News

Immigrant Troops Become US Citizens

The five-sided courtyard in the center of the Pentagon hosts a variety of special events.  And there was a particularly unusual one there on a glorious spring day this week.  VOA's Al Pessin reports.

A total of 22 mostly young, mostly low-ranking soldiers, sailors, airmen and Marines sat shyly in two rows of chairs, wearing their dress uniforms, surrounded by well-wishers and facing a stage lined with American flags.

ANNOUNCER:  "Ladies and gentlemen, please rise and remain standing for the entrance of the official party."

The deputy secretary of defense, a two-star general, and two officials from the U.S. Immigration Service took the stage.  The 22 service members in the front rows were among the more than 30,000 non-citizens serving in the U.S. armed forces.  And on that day they were becoming American citizens.  Among them was Olu-fola-hanmi Ayo'ola Omotayo Coker, a U.S. Navy seaman from Nigeria.

"If you told me this five years ago, I'd be laughing at you, you know," he said.

Seaman Coker came to the United States five years ago through the visa lottery system, at the age of 30.  He says his family and friends could not believe it when he joined the Navy two years later, in search of adventure.

"When I first signed up, they were looking at me crazy, but I had to let them know the opportunity the Navy's giving me," he recalled.  "And now they see what the Navy is doing for me, and they're proud of me now."

Seaman Coker is a religious program assistant, helping chaplains organize services and other events in all religions.

Sitting nearby is an administrative clerk with a dream, Teresia Kamau, 22, from Kenya, a corporal in the United States Marine Corps.

"People don't really know you're not a citizen unless you tell them you're not a citizen, but it is different because it does come with boundaries," she said.  "You can't do everything an American citizen can do."

Among the things Corporal Kamau could do was be assigned to a seven-month deployment in Iraq in 2006, which she calls "a really great experience."  One of the things non-citizens cannot do is become officers, and that is the next thing Corporal Kamau wants to do.

Before long, it's time to get down to the business of the ceremony.

MASTER OF CEREMONIES:  "Would you please raise your right hands and repeat after me.  I hereby declare on oath, that I absolutely and entirely renounce and abjure all allegiance and fidelity..."

The applicants are standing, with their right hands raised, focused on the oath, while the spectators around them are beaming.

MASTER OF CEREMONIES:  "...that I will support and defend the constitution and laws of the United States of America..."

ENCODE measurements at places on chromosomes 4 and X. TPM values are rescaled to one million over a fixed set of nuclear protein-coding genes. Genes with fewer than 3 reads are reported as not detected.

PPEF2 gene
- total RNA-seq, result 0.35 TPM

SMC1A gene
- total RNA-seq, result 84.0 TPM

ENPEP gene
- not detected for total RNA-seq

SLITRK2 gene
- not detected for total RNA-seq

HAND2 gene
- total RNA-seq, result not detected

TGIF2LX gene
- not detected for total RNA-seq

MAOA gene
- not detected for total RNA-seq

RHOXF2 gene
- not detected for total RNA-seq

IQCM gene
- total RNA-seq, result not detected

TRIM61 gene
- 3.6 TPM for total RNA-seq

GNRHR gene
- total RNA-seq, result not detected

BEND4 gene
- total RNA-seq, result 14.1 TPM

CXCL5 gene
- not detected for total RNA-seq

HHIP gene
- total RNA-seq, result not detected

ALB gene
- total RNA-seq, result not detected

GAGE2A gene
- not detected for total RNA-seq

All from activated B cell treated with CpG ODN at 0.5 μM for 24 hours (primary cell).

They clutch small American flags, as the buttons on their uniforms sparkle in the sunshine.

MASTER OF CEREMONIES:  "...and that I take this obligation freely, without any mental reservation or purpose of evasion.  So help me God.  Congratulations, you are America's newest citizens."

Major General James Graves welcomes the new citizen service members, who came from 15 countries, mainly in Africa, Latin America and Asia.

"We are a greater country," he said.  "We are a stronger country.  We are a better country today because you have joined us this day as Americans."

Deputy Secretary of Defense Gordon England points out that the honorees volunteered to do something very difficult, that they did not have to do.

"Long before this day, you had volunteered to serve your nation of choice in a most demanding occupation, and during one of the most demanding periods in the nation's recent history," he said. "Will the newly naturalized candidates please rise and come forward to receive your certificate when your name is called.   Corporal Jose De Las Bada Wright.  Petty Officer Third Class Tamisha Houselan."

The new citizens move forward, one by one, to get their citizenship certificates and a handshake and photo with the senior officials.

Last in line is Seaman Coker.

When it's over, family, friends and strangers who happened to be passing through the courtyard gather around to congratulate the new citizens.  Seaman Coker says he feels different than he felt just a few minutes earlier.

"I feel different again now that it's finally here, you know," he explained.  "It's just like they told you you got a check, and now here is the check, you know, you've got it in your hand.  That's how I feel now."

Corporal Kamau has difficulty finding words to describe her feelings.

KAMAU: "It's like more Ahhh!  It's…  [I'm] still excited.  Still excited. 
PESSIN: "Do you feel that something important changed a few minutes ago?"
KAMAU:  "Actually, a lot has changed.  I can put in my officer package tomorrow, so we'll see.  We'll see."
PESSIN: "You've got it ready to go tomorrow?"
KAMAU:  "Yes, I do.  Yes, I do.  That's a funny thing.  I do, so, yeah."

General Graves points out that as legal immigrants, these people were able to join the U.S. military, but now, he says, they can do something more.

"When they become citizens they get to be part of the process of determining what the policy is through the privilege that they have at the voting booth," he said.

The Pentagon says 37,000 service members have taken advantage of a program instituted by President Bush after the September 11th attacks to enable non-citizens in the U.S. military to become citizens through a fast-track process.  Another 22 were added to that number at the Pentagon this week.  Just a few days earlier 159 others participated in a similar ceremony while deployed in Baghdad.

This forum has been closed.
Comments
     
There are no comments in this forum. Be first and add one

Featured Videos

Your JavaScript is turned off or you have an old version of Adobe's Flash Player. Get the latest Flash player.
Calais School Offers Another Face of Europe’s Migrant Crisisi
X
Lisa Bryant
September 02, 2015 6:19 PM